Horizontal Directional Drilling Hazards

New Jersey Construction Accident Lawyers weigh in on the hazards of horizontal directional drilling. When workers install underground utility lines, they often use a technique known as “horizontal directional drilling,” or HDD.  A number of dangers are associated with HDD, including the risk of electrocution from hitting an underground electrical wire, and the risk of an explosion if a natural gas line is pierced.

Tragically, in Kansas City, Missouri, in 2013 an HDD operator was installing an underground cable when they pierced a natural gas line.  This resulted in an explosion and fire that severely burned three crew members.  A restaurant was destroyed by the explosion, as well as several other buildings.  A number of bystanders were injured, and an employee who was working at the restaurant at the time of the explosion was killed.

What is Horizontal Directional Drilling (HDD)?

HDD is what is known as a trenchless technology.  Crew members drill underground horizontally to install cables, wire, and pipes, using equipment that is launched from the surface.

It is commonly used in places where there is not a lot of space to dig a trench (such as in an inner city) or where it would be too dangerous to dig vertically (for example, if a pipe needs to be placed under a lake).  Because the surface launched technology makes it harder for workers to see what is in the drill’s path, it can be dangerous.

One of the risks inherent to HDD is the risk of explosion.  When a construction worker’s drill hits a natural gas line and gas leaks out, it can get trapped in a building or pit.  If there is static electricity in the area, or sparks flying from machinery, the gas can ignite and explode.  Cast away cigarette butts can also ignite these gas pits or vaults.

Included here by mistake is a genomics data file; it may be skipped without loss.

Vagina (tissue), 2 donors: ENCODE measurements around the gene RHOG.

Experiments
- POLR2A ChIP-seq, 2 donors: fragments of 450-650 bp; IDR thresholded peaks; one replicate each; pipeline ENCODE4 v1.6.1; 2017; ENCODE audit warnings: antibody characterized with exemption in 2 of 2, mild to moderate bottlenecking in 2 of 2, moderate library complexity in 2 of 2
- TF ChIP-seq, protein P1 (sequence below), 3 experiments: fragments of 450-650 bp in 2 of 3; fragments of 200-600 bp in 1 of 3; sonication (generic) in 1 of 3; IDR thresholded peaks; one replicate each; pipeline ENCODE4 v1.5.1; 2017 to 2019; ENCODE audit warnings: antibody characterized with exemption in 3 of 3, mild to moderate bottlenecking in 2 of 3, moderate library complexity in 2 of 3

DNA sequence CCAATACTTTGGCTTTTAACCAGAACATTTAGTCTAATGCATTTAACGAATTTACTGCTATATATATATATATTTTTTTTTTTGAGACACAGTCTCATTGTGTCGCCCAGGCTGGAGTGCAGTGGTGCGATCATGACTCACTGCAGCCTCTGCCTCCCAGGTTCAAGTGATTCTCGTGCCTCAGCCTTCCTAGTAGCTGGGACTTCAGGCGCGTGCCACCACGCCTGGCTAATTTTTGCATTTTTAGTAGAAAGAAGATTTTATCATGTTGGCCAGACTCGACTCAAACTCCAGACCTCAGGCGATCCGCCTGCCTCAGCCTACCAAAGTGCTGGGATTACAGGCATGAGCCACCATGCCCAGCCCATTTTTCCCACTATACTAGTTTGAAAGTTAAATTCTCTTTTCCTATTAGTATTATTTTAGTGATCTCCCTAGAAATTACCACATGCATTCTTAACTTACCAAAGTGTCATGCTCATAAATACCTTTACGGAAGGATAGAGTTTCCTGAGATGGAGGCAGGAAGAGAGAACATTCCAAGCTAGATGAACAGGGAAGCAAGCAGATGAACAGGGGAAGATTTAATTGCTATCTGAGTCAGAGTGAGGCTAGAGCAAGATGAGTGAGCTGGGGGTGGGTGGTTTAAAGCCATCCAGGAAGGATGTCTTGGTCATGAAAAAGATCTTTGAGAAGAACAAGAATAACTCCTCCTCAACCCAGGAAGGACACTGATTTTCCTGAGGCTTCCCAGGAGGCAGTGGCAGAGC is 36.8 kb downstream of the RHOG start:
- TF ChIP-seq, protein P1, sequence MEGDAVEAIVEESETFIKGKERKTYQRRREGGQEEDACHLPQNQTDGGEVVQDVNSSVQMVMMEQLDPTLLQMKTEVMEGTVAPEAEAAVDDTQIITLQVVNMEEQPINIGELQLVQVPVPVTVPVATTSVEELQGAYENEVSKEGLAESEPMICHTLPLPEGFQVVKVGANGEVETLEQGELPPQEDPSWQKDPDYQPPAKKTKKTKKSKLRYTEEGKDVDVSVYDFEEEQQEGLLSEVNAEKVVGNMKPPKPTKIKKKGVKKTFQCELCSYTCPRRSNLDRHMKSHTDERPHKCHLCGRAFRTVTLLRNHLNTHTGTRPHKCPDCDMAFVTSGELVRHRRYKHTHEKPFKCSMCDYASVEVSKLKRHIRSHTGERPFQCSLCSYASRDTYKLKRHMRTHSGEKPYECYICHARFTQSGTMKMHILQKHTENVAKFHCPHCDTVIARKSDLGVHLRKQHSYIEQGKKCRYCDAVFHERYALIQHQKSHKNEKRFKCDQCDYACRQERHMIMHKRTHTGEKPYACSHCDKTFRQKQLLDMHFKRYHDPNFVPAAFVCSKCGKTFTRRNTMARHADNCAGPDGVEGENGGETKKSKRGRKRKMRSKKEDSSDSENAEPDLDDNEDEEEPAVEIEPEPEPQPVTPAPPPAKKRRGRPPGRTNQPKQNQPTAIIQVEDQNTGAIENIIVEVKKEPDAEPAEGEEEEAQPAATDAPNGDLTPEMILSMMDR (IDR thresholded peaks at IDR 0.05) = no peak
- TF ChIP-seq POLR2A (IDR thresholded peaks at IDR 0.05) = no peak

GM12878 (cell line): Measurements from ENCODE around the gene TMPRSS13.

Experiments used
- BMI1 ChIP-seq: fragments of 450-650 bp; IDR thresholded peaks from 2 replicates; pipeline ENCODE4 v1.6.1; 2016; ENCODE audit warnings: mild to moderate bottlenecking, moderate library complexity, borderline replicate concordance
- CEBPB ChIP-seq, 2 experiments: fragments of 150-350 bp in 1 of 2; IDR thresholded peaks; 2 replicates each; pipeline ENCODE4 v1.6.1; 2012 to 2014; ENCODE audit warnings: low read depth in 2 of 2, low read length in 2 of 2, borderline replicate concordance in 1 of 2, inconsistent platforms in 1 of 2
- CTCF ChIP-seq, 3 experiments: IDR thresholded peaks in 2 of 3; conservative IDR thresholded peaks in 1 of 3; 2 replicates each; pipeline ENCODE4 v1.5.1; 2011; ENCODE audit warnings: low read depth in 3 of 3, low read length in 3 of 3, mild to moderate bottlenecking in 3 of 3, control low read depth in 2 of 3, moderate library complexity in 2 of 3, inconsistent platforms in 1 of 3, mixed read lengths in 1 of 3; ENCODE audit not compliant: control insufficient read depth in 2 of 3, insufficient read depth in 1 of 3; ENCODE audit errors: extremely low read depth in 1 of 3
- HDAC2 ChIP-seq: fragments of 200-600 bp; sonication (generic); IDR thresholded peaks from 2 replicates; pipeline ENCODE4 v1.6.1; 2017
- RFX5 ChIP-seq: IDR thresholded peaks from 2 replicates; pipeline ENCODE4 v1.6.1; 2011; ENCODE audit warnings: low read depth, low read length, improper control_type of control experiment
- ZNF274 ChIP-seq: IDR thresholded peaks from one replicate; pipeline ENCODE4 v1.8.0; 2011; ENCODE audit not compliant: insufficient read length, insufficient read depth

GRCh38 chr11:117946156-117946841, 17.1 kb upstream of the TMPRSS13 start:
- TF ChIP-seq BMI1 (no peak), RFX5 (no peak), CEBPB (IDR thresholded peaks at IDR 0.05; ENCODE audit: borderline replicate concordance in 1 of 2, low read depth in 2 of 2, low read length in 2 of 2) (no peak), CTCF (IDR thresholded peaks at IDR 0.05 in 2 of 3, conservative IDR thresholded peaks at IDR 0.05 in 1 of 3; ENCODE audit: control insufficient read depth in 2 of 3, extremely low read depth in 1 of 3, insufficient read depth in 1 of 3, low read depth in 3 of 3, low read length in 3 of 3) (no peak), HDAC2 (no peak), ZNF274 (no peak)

If you are operating HDD equipment, your employer should ensure that you are trained to identify natural gas leaks.  One way to detect a leak is to use a handheld natural gas detector.  You might also notice dust blowing into the air where there is no wind present, or hear a hissing sound.  You might notice an odor if the gas has been odorized (natural gas has no smell, sometimes an odor is added to the gas to assist people in detecting leaks.)  However, this is not always the case.

Tips to Stay Safe

To avoid making contact with electric or gas lines and prevent a construction accident:

  • Visually inspect where you will be digging. Whenever possible, dig small test holes from the surface (a technique known in the industry as potholing).
  • Contact utility companies to determine if they have lines in the area.
  • Look for surface markings denoting gas or power lines.
  • Call 811 before you dig. This specialized hotline exists to help people ensure that they are not going to strike any dangerous utility lines.

New Jersey Construction Accident Lawyers at Eichen Crutchlow Zaslow, LLP are Dedicated to Protecting American Workers

If you have been injured in a construction accident, we can help you pursue and obtain compensation.  With offices located in Edison, Red Bank and Toms River, the reputable New Jersey construction accident lawyers at Eichen Crutchlow Zaslow, LLP represent clients throughout New Jersey.  Call us today at 732-777-0100 or contact us online to schedule your free consultation.